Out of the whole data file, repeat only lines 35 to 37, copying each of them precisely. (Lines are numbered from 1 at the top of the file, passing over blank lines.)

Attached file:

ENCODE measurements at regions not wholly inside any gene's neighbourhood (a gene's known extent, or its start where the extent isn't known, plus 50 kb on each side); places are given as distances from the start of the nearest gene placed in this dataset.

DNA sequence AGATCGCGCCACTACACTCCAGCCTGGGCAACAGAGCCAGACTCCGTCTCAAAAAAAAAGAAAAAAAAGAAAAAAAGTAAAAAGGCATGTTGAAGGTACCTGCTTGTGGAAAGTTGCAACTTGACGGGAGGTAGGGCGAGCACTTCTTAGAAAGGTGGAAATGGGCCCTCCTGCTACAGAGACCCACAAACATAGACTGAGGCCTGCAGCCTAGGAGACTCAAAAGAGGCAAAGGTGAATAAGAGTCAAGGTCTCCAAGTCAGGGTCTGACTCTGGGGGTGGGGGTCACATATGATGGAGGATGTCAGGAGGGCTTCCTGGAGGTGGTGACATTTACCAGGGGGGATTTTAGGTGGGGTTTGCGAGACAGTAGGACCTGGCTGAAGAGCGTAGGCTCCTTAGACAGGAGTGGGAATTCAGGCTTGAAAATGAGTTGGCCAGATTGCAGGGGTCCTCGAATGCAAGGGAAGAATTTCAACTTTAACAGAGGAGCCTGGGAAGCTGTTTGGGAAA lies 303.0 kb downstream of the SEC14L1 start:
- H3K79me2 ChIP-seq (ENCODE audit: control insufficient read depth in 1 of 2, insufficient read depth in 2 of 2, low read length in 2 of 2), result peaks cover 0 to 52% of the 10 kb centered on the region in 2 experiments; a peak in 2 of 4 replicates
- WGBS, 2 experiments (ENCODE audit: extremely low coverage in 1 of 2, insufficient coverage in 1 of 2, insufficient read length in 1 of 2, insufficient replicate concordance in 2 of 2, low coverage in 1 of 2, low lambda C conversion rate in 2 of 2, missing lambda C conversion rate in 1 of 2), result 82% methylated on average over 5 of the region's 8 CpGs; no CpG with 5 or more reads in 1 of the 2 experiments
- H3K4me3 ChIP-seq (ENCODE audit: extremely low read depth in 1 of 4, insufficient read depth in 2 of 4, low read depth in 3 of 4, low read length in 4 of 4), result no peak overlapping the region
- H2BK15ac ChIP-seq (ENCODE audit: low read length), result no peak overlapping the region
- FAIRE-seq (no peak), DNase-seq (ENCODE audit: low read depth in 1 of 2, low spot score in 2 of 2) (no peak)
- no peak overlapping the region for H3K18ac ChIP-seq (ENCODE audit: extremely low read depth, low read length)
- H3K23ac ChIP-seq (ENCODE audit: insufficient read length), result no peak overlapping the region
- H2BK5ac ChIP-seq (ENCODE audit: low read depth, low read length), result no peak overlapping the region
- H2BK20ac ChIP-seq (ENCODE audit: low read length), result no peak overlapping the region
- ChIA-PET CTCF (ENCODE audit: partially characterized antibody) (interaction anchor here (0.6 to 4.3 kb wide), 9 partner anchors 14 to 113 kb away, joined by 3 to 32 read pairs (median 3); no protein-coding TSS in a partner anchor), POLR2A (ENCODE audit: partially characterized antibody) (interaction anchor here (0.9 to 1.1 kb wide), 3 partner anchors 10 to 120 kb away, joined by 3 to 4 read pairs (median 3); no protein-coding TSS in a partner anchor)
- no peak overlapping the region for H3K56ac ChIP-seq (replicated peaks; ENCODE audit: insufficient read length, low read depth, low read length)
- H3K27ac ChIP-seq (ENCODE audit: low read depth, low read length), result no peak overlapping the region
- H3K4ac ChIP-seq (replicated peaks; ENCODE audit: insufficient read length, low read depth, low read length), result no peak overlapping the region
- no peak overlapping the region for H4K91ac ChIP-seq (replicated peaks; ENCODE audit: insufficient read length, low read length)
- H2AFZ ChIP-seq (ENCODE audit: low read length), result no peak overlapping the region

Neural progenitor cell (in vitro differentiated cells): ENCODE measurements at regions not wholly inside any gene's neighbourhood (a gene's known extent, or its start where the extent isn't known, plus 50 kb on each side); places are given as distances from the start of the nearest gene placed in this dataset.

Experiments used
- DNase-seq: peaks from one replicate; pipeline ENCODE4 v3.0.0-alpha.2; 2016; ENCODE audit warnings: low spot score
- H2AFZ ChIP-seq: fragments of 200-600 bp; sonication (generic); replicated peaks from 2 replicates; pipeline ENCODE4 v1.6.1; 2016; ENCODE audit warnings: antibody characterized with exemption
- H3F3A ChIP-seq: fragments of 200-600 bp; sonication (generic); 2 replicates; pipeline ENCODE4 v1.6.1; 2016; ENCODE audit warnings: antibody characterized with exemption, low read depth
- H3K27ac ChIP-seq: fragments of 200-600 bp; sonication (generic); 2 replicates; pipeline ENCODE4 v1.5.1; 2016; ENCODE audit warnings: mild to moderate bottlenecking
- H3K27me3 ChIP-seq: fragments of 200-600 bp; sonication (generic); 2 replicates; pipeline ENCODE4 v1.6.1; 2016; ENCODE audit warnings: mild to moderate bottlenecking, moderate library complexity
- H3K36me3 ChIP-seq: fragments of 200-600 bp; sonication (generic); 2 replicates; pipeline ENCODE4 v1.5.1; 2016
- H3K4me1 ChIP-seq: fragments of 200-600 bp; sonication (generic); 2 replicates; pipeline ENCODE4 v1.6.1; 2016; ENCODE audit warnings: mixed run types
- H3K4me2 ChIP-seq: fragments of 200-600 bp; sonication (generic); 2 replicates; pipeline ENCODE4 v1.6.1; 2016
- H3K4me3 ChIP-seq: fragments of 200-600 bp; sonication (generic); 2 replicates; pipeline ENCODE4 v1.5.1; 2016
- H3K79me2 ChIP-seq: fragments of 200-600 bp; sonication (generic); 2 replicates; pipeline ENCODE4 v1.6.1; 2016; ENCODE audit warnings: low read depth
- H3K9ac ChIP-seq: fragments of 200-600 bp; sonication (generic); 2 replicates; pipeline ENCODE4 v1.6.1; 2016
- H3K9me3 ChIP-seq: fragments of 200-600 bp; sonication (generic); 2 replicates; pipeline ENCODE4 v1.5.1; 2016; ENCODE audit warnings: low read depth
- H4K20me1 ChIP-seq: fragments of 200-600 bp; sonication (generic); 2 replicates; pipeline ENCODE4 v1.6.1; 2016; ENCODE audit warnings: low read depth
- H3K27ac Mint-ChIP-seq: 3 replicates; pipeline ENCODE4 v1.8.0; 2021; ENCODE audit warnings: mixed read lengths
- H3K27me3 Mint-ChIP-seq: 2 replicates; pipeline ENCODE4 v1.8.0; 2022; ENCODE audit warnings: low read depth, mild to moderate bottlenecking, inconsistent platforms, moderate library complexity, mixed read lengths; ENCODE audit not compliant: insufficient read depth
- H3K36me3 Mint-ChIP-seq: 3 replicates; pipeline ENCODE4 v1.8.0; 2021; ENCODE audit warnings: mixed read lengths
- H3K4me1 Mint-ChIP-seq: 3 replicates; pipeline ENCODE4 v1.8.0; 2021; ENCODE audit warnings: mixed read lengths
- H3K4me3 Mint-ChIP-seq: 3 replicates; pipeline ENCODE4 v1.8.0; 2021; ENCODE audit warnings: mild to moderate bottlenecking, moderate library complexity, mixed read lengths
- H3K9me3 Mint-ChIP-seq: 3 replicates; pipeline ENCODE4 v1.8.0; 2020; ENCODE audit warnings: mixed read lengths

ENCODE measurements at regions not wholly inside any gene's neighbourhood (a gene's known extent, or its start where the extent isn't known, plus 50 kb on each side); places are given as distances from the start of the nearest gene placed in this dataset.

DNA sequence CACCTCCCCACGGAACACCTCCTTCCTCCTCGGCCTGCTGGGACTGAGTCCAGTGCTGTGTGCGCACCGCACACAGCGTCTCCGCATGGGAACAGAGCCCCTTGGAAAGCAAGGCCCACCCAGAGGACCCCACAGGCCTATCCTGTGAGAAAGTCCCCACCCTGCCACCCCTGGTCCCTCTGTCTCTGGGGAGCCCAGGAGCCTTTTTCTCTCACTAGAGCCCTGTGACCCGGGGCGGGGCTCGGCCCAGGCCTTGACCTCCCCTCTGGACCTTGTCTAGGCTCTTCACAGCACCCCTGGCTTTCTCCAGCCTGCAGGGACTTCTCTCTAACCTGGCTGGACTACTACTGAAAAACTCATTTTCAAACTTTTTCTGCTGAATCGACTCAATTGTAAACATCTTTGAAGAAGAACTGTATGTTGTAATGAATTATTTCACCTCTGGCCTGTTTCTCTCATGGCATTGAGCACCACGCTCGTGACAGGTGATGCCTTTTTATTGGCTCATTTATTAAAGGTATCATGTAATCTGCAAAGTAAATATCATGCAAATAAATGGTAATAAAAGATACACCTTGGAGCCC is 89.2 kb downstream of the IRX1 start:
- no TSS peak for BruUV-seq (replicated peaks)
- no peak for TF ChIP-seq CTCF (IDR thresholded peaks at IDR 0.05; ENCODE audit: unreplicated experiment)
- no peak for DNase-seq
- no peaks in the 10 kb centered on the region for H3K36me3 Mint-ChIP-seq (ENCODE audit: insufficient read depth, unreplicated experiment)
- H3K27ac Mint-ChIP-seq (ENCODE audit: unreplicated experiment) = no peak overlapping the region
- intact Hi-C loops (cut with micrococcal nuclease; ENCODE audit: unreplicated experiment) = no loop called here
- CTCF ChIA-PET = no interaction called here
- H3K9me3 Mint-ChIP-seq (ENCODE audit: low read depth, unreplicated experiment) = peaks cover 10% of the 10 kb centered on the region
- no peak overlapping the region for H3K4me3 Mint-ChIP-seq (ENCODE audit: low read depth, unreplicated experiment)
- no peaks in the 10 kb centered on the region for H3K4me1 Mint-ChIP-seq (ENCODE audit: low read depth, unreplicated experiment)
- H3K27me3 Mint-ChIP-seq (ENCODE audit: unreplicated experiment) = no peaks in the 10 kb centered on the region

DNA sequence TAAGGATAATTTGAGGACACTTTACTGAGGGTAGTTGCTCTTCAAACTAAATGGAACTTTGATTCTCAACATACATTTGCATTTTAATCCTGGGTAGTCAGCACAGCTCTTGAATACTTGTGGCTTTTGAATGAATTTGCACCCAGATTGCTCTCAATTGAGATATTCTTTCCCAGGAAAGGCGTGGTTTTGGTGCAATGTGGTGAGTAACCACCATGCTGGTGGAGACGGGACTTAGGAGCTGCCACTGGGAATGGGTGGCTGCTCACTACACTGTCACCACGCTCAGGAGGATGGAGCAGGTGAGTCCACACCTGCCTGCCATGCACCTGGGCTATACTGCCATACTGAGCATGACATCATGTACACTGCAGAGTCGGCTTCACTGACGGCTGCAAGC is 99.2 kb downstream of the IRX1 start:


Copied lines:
- H3K36me3 Mint-ChIP-seq: 3 replicates; pipeline ENCODE4 v1.8.0; 2021; ENCODE audit warnings: mixed read lengths
- H3K4me1 Mint-ChIP-seq: 3 replicates; pipeline ENCODE4 v1.8.0; 2021; ENCODE audit warnings: mixed read lengths
- H3K4me3 Mint-ChIP-seq: 3 replicates; pipeline ENCODE4 v1.8.0; 2021; ENCODE audit warnings: mild to moderate bottlenecking, moderate library complexity, mixed read lengths